Viewpoint: skimping on shrinkage is a false economy
I'm sure if I carried out a straw poll of retailers asking whether they would like to hear about a way of increasing their sales, there wouldn't be many negative responses. In the current tough trading environment no one can afford not to seize opportunities. By Helen Dickinson, Head of Retail at KPMGHowever, due to stock loss or “shrinkage”, it seems that retailers could be losing millions every year that may well be preventable, according to a survey from KPMG International.
The findings revealed that many of the world's leading retailers estimate the value of shrinkage - due to theft, damage and errors - to be equal to up to three percent of sales, although in some cases the value may be even higher. And that represents a very large slice of a retailer's potential profits.
Our survey - in which 47 large retailers worldwide participated - found that causes of loss include theft by customers and employees, damage in transit or storage, and error such as stock which is 'lost' due to counting or other information errors.
Many retailers make the mistake of treating these losses as irreducible and treat shrinkage as an inevitable cost of doing business. But when you have something as significant and controllable as shrinkage, why not do whatever you can to address it?
Previous surveys on this issue have suggested that retailers' own errors contribute little to their rates of stock loss, whereas the KPMG survey suggests that internal error rates may be much higher than that, at 33 percent or more.
So while many retailers focus their efforts on internal and external theft, the main issue is often process failure. But this problem is difficult to address, because it means looking at the whole retail process and that is a very large and complex issue.
Such large internal error rates mean that improvements in the design and implementation of internal processes could save retailers a lot of money. Diagnosis of the causes of shrinkage is a challenge for many companies, so analysis of what's happening is clearly the missing link.
One reason stock loss may not be addressed as well as it could be is that it can often be unclear who in a company is responsible for the issue. While almost all companies surveyed have a dedicated team to review and monitor loss, reporting lines of responsibility were found to be extremely diverse, with 21 different responsible officers cited.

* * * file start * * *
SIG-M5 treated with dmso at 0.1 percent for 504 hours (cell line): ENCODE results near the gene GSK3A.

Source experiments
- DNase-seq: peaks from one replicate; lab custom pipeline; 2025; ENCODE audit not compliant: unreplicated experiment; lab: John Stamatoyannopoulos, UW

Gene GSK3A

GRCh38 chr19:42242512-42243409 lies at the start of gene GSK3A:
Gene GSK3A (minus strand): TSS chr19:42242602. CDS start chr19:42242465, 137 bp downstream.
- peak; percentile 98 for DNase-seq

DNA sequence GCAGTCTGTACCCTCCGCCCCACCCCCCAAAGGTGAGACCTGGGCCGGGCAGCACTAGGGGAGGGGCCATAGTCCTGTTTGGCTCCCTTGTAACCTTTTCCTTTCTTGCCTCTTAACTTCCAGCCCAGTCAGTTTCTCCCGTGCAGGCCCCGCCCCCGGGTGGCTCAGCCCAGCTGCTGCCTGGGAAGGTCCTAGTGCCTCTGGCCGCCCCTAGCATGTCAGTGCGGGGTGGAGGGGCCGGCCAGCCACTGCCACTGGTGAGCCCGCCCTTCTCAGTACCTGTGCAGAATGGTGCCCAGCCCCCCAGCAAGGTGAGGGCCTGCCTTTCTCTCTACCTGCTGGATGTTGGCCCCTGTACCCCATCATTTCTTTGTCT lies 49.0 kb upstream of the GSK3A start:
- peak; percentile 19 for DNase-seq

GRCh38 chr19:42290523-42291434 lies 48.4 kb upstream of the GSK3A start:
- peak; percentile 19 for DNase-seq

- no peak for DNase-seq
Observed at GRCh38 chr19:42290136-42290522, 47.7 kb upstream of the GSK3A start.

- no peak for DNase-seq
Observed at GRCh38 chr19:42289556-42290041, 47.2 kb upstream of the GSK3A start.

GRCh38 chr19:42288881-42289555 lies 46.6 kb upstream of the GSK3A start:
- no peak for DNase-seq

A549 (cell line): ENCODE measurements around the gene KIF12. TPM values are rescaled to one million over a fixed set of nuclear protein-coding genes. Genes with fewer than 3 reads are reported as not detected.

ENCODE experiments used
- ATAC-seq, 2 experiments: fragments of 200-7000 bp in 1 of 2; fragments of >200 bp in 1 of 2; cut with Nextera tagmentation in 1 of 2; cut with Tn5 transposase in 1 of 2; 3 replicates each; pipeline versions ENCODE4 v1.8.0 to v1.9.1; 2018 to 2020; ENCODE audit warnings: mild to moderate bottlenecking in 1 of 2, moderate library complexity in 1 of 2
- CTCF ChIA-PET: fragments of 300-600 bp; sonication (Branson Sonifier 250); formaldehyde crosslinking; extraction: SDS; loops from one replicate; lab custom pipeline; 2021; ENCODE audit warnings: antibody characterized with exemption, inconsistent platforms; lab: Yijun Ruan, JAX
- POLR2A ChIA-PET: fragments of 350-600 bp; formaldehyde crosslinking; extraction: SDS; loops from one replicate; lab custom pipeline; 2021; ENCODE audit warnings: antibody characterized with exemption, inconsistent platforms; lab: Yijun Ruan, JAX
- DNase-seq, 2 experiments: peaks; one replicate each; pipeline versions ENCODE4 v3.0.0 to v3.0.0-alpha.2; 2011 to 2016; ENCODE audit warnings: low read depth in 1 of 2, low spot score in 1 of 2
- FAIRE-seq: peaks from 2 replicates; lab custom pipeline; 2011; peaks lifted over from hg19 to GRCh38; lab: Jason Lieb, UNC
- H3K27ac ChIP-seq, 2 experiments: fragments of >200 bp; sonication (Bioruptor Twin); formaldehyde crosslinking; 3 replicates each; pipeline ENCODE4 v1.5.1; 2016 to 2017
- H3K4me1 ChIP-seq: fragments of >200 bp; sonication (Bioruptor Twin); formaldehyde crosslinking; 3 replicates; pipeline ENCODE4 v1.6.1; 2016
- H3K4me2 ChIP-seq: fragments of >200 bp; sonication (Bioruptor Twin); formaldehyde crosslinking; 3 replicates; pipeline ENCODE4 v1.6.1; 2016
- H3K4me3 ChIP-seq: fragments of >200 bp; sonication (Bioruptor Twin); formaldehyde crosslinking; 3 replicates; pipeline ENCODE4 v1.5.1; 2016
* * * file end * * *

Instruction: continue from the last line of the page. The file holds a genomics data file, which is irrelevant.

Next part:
Almost half (46 percent) of respondent companies have teams reporting to the CFO, the supply chain director or the commercial director, but in the rest of cases reporting lines to 18 different officers were cited, such as the CEO, the head of audit, the logistics director, as well as the sales manager and head of warehouse.
There is also a strong reluctance among retailers to share detailed data on stock loss with supply chain partners who could help reduce the losses. Although the majority of companies (68 percent) said they collaborate with suppliers to reduce shrinkage, when asked whether detailed data on the total amounts and likely causes of shrinkage are shared with suppliers, just over a third of companies overall (38 percent) said they do this.
And despite the potential of RFID (Radio Frequency Identification) technology to control loss caused by internal errors, most companies (57 percent) still believe implementing RFID is too expensive. At the same time half of all participants in the survey do not use third party providers in an advisory or other service function to tackle shrinkage.
Most retailers understand that during a recession their loss levels are likely to rise. But a recession also means that there is pressure not to spend money and, given the significance of loss, for some retailers that could be a false economy.
The Retail Bulletins Loss Prevention Summit 2009 takes place on 9th September. Free for retailers to attend.Click here for more details.
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